Shall the Constitution of Georgia be amended so as to provide for a reduction in the state’s operating costs by allowing the General Assembly to authorize certain state agencies to enter into multiyear rental agreements?
The charter school question is getting all the hype on the Nov. 6 ballot, but there’s another amendment for voters to consider — one that involves taxpayer dollars.
Georgia residents will be asked to vote up or down on whether to allow the state to enter multiyear leases for office space.
The issue has drawn a vast number of political and business supporters.
Amendment 2 would lower rental rates and create “more certainty for the budget planning process,” said Chris Clark, president of the Georgia Chamber of Commerce.
“While state government operations stay in any one location an average of nearly 11 years, current law requires that the lease be renegotiated every year,” Clark said. “This leaves the state vulnerable to annual rent increases and prevents it from negotiating the lower rates typically agreed to for longer terms.”
He added: “It is simply common sense to allow the state to take advantage of the cost savings enjoyed by business, especially when there is confidence that state operations will remain in a particular location for longer than one year.”
The State Properties Commission, headed by Gov. Nathan Deal, has estimated that if passed, this alone would save the state more than $66 million in the first 10 years.
Asked how that number was arrived at, Paul Melvin, spokesman for the Georgia Building Authority, said the commission “took approximately 350 leases from around the state and analyzed what kind of savings there would be from one-year leases to multiyear leases.”
According to the state’s online Building, Land and Lease Inventory of Property, Georgia has 31 leases in Hall County.
The highest amount the state is paying is $461,179 on Department of Labor offices at 2748 and 2756 Atlanta Highway. The state pays an additional $44,058 in utilities on 29,372 square feet of space. The landlord is Gateway Development Services.
“Presently, landlords charge the state more per square foot because we can only enter into the one-year lease,” Melvin said. “If we’re able to do the multiyear leases, then obviously the paperwork and the number of staff hours it takes to redo leases would be reduced.”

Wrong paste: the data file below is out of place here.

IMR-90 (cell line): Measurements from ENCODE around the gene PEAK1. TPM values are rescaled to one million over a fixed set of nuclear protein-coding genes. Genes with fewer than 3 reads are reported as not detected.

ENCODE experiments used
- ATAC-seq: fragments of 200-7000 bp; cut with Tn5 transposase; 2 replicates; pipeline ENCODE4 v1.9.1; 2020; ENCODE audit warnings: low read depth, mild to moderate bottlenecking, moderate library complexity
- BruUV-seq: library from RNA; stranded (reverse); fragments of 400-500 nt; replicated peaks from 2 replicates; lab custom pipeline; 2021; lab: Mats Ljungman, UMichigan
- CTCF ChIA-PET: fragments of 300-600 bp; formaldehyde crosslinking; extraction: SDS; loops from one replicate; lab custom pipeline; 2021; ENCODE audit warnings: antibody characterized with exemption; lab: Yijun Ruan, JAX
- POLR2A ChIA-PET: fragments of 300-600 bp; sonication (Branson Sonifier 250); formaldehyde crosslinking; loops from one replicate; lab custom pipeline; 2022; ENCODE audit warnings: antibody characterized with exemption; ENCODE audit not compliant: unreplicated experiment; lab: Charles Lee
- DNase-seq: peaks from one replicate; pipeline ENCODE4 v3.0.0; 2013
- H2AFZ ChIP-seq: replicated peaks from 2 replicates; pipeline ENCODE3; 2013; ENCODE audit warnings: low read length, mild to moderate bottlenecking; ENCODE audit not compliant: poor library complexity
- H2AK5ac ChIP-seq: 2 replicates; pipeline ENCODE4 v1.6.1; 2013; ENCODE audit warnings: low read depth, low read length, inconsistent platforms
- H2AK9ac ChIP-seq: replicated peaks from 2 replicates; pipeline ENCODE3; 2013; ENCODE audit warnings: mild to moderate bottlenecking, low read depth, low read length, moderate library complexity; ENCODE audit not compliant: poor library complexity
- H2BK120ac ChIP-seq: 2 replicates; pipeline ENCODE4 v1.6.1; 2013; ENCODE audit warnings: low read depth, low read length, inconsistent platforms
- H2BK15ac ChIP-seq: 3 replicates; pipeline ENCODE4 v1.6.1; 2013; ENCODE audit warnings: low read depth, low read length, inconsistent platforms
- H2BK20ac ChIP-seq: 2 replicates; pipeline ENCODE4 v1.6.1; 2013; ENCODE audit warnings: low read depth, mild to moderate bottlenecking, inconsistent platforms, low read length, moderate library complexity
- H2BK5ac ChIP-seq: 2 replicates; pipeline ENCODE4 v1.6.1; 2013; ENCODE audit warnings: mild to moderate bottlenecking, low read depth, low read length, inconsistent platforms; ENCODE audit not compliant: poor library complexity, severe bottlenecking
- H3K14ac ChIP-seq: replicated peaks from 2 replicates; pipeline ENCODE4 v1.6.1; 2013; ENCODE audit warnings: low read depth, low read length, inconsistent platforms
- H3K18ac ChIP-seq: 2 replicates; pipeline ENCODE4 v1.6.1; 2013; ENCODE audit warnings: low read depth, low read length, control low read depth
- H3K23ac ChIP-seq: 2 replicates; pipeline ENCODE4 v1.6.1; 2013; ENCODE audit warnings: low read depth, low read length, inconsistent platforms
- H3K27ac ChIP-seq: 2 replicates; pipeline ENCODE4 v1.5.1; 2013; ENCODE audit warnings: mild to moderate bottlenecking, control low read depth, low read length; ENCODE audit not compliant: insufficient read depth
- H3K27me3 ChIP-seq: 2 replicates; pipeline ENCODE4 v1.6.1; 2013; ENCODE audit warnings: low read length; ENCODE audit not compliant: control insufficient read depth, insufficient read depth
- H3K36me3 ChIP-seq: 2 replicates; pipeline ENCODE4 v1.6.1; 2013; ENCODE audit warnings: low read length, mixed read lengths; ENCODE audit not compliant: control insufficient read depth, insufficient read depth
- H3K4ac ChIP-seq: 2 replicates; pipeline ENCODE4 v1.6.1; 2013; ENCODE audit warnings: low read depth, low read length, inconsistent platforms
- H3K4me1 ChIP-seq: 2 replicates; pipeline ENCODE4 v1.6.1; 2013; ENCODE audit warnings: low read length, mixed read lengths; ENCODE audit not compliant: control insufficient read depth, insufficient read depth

The state has about 1,800 leases statewide, and the total rent statewide is about $400 million, he said.
“Amendment 2 has bipartisan support, and Gov. Deal believes (it) is a smart, common-sense solution for Georgia taxpayers,” said Brian Robinson, Deal’s spokesman. “It’s more economical for the state to lease existing empty space at a lower rate instead of spending additional funds to build new ones.”
The estimated $66 million in savings over 10 years could “instead be used toward education or public safety,” Robinson said. “It could pay the average salary for more than 1,300 teachers or police officers in Georgia.”
Lt. Gov. Casey Cagle, whose budget task force recommended multiyear leases as a way to save taxpayer dollars, has said he believes “many routine budget items, like the leasing of office space for government workers, can add up quickly. In this economy, every penny counts.”
Amendment 2 has its critics, such as Tom Crawford’s Georgia Report and state political observer Peach Pundit.
A major concern is that long-term leases invite potential corruption. Another concern is whether savings will pan out like the ballot’s wording (“a reduction in the state’s operating costs”) says it will.
Cagle said passing this amendment will not extend occupancy.
“Instead, it will simply lower the amount paid for leased space already in use. This will help keep real estate costs much lower and save taxpayer dollars.”
Plus, he added, “This is a safe and fiscally sound approach that is working in many other states.”